3. Timing and cadence. There needs to be a process for regular check-ins and feedback. Daily stand-ups, weekly planning meetings, and monthly business reviews have worked for me in the past, but you can arrange it however you need to for your team.
  4. Finally, I would add the retrospectives are an extremely useful, and often overlooked practice, usually because the team lacks a good facilitator who can keep things focused and professional. If you're not doing them, I would start right away. People need a chance to give feedback on their own process of working together, learn to take constructive feedback, and collaboratively work to improve "relations" between specialists.


Mike Whitfield Sr. Software Engineer, EPAM, Google

June 19th, 2015

I hear a passive communication on an active situation.  What's going on, buddy?

What are you building, etc?  PM me.

Head butting is good my Cisco architect used to say.  Good shit happens like that.  Long-term, it's bad.  As a manager you reassign people.  If you're the grunt, you need to get your fix outside work.  I used to moonlight and then slack off during work hours.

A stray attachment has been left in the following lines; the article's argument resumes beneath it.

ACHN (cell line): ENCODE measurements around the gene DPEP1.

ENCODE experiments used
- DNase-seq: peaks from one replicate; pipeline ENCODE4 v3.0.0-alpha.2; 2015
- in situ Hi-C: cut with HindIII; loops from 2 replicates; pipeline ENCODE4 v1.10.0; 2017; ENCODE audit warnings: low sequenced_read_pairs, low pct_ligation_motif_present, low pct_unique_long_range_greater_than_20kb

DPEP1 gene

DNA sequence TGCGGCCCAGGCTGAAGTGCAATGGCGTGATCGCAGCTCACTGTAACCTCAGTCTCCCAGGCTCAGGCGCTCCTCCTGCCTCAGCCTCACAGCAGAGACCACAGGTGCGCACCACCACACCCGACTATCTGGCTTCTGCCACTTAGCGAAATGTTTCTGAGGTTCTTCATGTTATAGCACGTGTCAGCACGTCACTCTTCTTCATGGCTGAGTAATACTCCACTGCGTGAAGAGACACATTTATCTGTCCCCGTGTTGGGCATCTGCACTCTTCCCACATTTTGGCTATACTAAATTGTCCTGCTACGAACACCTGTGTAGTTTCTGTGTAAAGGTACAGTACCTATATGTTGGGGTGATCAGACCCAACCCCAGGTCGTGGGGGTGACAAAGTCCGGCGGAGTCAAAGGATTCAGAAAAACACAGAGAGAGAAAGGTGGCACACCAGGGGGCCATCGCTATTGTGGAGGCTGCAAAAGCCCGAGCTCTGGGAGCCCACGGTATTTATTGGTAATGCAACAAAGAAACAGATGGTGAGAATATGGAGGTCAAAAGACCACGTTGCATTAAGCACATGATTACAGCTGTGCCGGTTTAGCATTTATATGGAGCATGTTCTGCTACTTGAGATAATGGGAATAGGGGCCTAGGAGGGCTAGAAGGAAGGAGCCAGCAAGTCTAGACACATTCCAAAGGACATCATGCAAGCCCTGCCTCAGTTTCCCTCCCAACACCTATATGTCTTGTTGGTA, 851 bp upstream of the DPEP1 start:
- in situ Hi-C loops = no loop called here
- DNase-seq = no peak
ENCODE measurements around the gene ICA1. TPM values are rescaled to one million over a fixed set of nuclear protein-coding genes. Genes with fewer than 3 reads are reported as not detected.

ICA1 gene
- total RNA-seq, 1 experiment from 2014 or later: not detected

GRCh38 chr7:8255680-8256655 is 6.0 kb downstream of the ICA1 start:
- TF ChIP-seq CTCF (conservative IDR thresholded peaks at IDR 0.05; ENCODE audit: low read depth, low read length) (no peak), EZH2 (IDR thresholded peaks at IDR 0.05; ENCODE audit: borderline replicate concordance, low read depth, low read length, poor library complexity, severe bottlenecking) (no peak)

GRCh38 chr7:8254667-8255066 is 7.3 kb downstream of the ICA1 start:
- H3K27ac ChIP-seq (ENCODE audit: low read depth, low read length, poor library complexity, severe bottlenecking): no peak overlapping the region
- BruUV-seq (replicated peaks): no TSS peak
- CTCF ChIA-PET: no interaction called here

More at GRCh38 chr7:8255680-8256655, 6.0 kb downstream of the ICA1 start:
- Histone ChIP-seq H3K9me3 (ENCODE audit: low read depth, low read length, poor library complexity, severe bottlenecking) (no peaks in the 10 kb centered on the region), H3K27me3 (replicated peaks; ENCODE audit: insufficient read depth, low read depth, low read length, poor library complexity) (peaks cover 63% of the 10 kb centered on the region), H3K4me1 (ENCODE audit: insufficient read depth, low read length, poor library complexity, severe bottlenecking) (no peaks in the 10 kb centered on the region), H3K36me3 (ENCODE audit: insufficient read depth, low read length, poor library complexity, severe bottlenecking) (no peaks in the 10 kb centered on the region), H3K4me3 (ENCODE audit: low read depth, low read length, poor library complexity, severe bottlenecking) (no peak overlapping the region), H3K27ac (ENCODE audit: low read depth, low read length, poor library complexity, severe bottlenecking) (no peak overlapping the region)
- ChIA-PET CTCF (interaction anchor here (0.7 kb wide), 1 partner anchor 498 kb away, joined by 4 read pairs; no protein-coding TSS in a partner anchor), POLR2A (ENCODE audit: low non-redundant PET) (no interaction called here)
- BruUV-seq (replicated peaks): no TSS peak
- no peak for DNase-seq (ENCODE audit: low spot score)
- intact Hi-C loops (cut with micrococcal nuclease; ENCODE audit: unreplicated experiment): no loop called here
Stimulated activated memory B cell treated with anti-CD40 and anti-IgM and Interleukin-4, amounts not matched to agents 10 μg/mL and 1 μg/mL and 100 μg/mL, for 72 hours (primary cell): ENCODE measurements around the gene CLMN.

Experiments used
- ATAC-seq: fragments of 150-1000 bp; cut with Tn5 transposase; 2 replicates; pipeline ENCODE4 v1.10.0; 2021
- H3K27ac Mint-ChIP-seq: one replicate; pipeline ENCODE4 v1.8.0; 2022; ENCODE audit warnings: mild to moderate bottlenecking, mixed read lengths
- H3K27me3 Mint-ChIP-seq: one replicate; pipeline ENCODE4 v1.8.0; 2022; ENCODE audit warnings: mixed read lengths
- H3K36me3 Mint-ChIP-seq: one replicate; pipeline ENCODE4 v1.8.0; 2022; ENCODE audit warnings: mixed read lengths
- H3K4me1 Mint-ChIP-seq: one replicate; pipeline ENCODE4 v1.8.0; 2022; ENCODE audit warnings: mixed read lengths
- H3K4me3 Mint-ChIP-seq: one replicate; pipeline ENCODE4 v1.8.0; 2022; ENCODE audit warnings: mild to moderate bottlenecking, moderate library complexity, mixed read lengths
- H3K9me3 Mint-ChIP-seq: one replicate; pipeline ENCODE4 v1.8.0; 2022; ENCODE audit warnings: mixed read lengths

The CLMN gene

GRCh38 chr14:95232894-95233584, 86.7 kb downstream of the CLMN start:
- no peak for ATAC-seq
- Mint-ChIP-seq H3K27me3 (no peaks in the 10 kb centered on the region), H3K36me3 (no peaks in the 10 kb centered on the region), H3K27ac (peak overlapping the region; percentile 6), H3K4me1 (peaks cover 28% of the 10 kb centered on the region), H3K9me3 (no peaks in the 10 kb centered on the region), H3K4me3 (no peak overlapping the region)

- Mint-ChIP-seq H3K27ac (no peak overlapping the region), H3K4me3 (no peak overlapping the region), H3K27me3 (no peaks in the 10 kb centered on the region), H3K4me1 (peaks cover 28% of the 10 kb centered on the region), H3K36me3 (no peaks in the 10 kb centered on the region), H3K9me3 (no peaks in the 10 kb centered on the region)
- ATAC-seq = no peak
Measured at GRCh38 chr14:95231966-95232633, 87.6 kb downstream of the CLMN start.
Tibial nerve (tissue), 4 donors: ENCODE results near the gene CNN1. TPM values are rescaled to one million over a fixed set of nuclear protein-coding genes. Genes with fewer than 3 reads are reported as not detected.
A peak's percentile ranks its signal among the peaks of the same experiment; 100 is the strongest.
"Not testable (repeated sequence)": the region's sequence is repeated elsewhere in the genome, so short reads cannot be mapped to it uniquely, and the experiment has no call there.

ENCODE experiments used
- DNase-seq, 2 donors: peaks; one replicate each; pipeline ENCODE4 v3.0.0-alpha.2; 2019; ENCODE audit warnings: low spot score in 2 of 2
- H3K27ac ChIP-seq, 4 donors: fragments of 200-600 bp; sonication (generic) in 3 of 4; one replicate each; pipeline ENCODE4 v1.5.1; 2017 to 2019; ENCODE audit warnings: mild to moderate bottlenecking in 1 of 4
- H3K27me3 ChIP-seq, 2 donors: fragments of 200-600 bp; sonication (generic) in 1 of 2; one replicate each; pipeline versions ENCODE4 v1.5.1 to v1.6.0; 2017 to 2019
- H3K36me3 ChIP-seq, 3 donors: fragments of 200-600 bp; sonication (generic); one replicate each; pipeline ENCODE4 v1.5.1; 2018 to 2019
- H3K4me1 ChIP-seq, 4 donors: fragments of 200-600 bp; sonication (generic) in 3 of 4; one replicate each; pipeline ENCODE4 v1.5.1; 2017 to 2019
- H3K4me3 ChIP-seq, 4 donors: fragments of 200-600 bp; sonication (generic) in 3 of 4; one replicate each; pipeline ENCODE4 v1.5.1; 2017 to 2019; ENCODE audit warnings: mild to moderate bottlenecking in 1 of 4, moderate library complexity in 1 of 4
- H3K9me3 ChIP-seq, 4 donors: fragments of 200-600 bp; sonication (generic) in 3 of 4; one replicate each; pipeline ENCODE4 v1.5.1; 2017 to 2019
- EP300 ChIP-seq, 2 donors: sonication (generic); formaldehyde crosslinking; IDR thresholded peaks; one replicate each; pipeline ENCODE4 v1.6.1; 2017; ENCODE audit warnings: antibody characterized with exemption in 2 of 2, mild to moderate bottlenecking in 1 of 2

You're a ref in a UFC fight.  Break it up before it gets nasty, but allow a great show to go on because that audience is your product.  If you're a fighter, fight hard and get nasty if you have to since it's management's job to ref it.

It's friday, forget about work.

Robert Rebholz Product management and marketing leadership: innovation, strategy, acquisition, and growth.

June 20th, 2015

Good points all around. "Data" is interesting in that if everyone doesn't have it in equal measure, it can become a club used by the haves to beat up the have nots. 

Further, "data" is hard to separate from the stories we tell ourselves about it. Example: "conversion is higher when traffic comes from xxx source" -- fact. "People from xxx source are making more informed decisions, or are further down the funnel, or have dust bunnies for brains" -- fictions, faces in the clouds. Really smart and confident people get away with this all the time. Beginner's mind is better.

Also, you might consider a de Bono style "Six Hats" methodology. I've had some good experience using it to manage nay sayers, ax grinders, and true believers. 

Erik Molander Executive in Residence at ITEC at Boston University

June 19th, 2015

Hi David,
Here are several things that have worked for us.  Begin by having the entire team evaluated on the effectiveness of the product in the market.  if the engineers are evaluated solely on cost and delivery date it can often undermine the effectiveness of the design.  Follow it with rigorous data collection from customers instead of opinions (this includes your own opinion).  
Sometimes, i've been the source of the team's problem.  I hate to admit it, but if I haven't spent enough time crafting the creative brief, the team struggles.  The more precision and insight I put into the creative brief, the less conflict the team has.